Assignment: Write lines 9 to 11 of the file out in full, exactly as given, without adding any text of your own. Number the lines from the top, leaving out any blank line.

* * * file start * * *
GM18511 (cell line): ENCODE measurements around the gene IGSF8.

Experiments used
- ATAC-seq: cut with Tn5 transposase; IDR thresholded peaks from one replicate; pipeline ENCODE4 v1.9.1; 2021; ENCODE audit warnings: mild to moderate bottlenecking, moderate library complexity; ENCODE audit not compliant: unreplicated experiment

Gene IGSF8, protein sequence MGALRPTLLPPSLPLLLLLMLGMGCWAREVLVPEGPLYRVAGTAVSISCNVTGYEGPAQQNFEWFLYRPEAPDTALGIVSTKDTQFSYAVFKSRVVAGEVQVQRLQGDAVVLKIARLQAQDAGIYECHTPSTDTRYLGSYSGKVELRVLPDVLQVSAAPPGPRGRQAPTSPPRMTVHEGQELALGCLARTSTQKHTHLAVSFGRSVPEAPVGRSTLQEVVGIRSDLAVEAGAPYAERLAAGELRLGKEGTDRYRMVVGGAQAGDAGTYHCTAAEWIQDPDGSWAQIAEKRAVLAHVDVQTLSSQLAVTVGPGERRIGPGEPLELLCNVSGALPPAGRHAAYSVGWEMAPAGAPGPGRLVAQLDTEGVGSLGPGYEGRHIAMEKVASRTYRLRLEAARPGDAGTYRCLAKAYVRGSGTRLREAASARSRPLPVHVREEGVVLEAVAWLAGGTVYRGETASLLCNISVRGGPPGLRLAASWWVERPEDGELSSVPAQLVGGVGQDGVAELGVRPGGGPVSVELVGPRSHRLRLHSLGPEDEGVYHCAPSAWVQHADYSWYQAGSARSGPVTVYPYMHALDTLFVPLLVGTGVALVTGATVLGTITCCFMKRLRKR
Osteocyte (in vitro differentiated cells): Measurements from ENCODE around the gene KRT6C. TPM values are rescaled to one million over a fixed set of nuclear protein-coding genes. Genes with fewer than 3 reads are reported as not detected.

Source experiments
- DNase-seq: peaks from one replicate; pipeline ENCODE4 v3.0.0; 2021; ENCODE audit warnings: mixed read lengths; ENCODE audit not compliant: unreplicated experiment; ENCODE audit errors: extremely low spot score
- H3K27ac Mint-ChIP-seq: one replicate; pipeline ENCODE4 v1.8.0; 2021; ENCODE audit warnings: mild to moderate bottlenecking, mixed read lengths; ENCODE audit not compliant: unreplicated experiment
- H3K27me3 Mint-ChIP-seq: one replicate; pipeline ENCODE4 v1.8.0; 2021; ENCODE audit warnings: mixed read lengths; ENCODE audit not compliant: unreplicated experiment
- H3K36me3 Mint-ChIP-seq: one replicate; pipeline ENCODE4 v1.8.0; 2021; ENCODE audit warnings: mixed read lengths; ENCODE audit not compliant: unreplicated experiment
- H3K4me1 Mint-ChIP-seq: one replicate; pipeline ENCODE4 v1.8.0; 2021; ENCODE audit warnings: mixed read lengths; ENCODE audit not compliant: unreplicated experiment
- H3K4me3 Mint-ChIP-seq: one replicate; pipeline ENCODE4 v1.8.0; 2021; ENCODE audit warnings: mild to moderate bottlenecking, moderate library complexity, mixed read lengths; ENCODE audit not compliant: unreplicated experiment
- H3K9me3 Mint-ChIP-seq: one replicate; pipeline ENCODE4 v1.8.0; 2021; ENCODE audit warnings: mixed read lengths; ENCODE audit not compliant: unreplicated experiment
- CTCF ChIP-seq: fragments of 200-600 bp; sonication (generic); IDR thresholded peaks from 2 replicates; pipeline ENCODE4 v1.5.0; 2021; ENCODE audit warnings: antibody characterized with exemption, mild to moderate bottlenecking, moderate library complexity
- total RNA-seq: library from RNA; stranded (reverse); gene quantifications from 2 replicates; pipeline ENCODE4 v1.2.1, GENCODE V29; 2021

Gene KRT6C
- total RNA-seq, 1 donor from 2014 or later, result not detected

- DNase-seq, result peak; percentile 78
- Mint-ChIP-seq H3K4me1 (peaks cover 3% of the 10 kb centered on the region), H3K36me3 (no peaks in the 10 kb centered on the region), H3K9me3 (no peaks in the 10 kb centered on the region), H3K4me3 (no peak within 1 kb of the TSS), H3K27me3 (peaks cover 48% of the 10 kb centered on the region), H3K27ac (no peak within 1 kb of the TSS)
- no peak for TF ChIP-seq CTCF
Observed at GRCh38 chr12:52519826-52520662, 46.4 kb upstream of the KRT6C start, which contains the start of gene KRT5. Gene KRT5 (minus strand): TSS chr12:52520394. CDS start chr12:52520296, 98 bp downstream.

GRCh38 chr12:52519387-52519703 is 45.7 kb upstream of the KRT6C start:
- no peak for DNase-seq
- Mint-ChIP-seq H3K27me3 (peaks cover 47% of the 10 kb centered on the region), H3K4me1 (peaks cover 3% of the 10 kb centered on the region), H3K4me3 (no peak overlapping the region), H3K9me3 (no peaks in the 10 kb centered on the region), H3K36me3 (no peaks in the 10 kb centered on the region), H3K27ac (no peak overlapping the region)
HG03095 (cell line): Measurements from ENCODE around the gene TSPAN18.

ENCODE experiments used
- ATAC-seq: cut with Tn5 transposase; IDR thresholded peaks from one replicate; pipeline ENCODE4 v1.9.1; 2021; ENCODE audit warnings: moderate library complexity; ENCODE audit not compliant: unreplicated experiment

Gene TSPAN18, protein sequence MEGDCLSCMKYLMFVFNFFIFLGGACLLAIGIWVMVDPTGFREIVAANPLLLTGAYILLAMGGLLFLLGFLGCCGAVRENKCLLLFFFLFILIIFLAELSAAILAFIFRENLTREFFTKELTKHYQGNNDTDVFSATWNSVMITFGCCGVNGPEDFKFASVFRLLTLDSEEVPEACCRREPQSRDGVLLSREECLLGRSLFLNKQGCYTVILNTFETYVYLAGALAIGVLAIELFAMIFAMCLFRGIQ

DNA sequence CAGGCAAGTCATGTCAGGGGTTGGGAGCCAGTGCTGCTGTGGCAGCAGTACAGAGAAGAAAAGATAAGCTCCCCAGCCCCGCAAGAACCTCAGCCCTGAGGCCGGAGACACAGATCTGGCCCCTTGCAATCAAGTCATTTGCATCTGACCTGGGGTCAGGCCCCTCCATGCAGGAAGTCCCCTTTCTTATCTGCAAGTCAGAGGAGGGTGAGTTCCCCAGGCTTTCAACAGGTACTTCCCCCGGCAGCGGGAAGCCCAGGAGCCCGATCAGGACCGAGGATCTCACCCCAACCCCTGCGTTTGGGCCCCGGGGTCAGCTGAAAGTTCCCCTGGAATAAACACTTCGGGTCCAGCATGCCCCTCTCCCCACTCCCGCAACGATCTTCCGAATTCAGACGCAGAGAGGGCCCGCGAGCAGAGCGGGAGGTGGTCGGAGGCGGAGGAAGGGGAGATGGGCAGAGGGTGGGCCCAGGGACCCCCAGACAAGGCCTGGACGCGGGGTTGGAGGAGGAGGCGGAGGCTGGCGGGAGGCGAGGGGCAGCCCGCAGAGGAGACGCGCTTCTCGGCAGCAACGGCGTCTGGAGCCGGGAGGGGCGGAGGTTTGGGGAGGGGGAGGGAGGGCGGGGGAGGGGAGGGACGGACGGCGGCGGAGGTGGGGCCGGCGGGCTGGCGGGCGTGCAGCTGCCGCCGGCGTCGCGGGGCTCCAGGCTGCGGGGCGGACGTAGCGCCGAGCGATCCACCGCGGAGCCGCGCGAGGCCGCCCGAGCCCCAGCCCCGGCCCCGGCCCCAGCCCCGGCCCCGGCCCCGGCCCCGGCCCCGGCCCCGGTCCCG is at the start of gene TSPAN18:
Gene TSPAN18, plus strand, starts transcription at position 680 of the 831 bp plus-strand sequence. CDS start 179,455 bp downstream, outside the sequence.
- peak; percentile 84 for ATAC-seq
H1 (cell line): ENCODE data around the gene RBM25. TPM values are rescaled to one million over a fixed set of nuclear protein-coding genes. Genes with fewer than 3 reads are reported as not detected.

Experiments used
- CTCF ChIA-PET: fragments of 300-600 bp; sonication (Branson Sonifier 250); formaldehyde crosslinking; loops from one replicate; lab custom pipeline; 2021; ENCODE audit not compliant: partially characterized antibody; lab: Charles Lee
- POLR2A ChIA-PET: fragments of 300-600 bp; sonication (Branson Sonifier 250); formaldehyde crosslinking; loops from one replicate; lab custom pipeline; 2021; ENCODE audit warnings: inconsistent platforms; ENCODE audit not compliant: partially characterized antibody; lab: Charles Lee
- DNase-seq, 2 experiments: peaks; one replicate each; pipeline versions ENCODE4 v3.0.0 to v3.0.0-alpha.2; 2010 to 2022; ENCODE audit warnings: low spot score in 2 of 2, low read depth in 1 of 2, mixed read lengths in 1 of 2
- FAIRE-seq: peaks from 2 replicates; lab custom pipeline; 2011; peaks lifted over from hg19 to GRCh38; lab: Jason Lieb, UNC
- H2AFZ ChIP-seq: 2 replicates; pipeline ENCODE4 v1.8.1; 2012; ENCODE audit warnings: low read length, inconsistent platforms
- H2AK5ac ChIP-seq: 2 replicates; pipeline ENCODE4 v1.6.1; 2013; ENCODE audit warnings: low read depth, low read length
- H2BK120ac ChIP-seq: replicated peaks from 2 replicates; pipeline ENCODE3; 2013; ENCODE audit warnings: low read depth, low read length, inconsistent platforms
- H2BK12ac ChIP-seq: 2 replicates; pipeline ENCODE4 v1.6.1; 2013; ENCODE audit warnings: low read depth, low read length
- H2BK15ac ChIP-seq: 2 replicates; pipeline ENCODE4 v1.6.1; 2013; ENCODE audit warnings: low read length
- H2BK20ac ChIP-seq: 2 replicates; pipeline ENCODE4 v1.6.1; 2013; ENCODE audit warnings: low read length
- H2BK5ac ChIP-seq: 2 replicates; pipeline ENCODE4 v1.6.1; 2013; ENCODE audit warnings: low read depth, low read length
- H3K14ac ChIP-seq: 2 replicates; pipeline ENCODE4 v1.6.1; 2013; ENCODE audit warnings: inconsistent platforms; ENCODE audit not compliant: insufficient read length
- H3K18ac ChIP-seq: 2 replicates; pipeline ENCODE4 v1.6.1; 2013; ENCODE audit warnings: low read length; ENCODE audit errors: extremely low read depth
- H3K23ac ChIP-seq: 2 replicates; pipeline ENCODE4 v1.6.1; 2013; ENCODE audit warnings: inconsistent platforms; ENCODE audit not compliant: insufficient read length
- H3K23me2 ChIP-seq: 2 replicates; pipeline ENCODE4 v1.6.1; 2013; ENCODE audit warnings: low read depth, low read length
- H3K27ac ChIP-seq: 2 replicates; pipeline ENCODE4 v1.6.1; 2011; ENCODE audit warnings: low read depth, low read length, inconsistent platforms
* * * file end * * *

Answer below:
- H3K27me3 Mint-ChIP-seq: one replicate; pipeline ENCODE4 v1.8.0; 2021; ENCODE audit warnings: mixed read lengths; ENCODE audit not compliant: unreplicated experiment
- H3K36me3 Mint-ChIP-seq: one replicate; pipeline ENCODE4 v1.8.0; 2021; ENCODE audit warnings: mixed read lengths; ENCODE audit not compliant: unreplicated experiment
- H3K4me1 Mint-ChIP-seq: one replicate; pipeline ENCODE4 v1.8.0; 2021; ENCODE audit warnings: mixed read lengths; ENCODE audit not compliant: unreplicated experiment